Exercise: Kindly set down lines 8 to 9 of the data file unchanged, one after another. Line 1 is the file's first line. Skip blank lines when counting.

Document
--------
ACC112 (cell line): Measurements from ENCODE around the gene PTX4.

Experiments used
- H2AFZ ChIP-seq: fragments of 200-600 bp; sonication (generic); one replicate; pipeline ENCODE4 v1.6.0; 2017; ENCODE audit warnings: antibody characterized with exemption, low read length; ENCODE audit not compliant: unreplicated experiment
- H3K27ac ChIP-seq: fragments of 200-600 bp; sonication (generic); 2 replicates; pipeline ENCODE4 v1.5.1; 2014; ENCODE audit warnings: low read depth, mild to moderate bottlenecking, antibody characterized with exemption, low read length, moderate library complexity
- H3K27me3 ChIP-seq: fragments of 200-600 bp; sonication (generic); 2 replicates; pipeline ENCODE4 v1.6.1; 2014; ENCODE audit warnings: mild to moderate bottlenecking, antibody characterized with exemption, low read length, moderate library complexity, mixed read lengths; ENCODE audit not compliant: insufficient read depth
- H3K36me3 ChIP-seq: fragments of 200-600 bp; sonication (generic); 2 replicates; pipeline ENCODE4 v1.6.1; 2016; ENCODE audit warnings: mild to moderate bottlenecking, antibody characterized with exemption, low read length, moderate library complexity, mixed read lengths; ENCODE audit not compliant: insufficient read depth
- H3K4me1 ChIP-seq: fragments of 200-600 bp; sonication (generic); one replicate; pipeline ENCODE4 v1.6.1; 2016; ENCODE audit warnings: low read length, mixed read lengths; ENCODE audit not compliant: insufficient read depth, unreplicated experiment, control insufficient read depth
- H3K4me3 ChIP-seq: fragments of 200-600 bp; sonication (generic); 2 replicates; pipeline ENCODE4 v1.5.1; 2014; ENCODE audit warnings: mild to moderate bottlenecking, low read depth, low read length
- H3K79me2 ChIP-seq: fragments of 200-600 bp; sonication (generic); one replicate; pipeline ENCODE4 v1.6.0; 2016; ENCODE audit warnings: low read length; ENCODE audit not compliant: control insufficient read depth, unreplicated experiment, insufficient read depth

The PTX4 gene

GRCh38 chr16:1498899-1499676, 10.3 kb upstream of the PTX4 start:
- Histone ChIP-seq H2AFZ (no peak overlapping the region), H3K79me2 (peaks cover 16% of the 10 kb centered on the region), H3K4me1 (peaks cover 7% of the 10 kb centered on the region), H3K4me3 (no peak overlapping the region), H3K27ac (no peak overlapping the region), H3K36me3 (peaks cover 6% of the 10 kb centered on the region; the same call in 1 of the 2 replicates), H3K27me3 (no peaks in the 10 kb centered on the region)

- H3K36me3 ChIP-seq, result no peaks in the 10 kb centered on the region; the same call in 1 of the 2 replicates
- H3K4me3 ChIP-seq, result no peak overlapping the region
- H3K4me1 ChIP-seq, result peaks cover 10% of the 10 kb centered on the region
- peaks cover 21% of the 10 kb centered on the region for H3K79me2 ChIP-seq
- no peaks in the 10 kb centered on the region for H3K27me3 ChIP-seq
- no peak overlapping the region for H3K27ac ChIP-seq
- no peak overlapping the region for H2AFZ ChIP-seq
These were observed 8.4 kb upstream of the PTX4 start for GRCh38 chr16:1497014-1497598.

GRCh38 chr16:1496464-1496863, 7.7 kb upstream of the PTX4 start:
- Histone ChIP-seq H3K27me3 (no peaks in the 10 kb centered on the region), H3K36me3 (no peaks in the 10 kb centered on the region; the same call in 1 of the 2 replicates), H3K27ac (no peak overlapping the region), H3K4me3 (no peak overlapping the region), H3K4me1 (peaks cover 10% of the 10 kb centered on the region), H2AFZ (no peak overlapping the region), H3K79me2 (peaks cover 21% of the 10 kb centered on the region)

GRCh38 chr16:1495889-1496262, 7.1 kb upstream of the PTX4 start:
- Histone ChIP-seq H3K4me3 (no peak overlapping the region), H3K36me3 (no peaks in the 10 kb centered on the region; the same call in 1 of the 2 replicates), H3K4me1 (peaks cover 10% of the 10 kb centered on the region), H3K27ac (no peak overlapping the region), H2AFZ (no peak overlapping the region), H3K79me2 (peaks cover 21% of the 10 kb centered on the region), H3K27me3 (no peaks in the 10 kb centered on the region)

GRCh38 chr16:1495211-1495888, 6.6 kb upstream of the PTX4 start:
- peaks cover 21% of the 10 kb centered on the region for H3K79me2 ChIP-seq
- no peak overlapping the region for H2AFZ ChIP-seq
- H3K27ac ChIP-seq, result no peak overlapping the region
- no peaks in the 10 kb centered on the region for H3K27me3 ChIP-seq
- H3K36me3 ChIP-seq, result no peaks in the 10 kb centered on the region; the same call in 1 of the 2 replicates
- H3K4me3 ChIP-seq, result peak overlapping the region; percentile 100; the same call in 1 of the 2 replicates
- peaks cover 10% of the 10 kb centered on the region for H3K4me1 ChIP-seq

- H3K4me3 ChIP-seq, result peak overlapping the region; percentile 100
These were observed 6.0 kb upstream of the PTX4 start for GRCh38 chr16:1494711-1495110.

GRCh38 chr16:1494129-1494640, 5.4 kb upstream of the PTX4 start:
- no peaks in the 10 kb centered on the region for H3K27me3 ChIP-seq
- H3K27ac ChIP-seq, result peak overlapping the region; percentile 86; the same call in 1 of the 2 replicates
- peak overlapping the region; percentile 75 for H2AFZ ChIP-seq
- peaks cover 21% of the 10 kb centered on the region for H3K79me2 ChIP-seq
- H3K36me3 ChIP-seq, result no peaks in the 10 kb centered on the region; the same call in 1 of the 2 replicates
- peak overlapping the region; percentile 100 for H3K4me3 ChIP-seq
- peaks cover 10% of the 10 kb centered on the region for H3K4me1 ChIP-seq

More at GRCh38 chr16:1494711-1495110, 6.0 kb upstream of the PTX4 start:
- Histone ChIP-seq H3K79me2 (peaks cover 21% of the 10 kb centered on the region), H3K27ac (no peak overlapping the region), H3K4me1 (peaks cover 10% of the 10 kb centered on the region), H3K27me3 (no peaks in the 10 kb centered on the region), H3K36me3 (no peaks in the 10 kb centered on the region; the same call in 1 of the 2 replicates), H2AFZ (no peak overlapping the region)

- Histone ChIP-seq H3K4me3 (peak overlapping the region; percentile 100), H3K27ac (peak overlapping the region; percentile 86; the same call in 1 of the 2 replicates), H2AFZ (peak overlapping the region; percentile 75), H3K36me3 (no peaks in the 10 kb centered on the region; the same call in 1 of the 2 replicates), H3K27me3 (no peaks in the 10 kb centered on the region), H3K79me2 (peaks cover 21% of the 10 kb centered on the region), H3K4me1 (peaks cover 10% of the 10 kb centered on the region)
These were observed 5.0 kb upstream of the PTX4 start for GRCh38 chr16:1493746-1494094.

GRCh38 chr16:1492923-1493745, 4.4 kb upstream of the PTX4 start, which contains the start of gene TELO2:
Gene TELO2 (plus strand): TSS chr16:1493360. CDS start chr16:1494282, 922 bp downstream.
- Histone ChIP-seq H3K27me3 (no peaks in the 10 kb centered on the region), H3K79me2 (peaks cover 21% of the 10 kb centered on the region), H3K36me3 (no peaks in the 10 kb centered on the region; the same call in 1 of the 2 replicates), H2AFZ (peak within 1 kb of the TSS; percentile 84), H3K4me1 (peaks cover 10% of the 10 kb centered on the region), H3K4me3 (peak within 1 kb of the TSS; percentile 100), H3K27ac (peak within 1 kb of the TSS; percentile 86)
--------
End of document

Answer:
- H3K4me3 ChIP-seq: fragments of 200-600 bp; sonication (generic); 2 replicates; pipeline ENCODE4 v1.5.1; 2014; ENCODE audit warnings: mild to moderate bottlenecking, low read depth, low read length
- H3K79me2 ChIP-seq: fragments of 200-600 bp; sonication (generic); one replicate; pipeline ENCODE4 v1.6.0; 2016; ENCODE audit warnings: low read length; ENCODE audit not compliant: control insufficient read depth, unreplicated experiment, insufficient read depth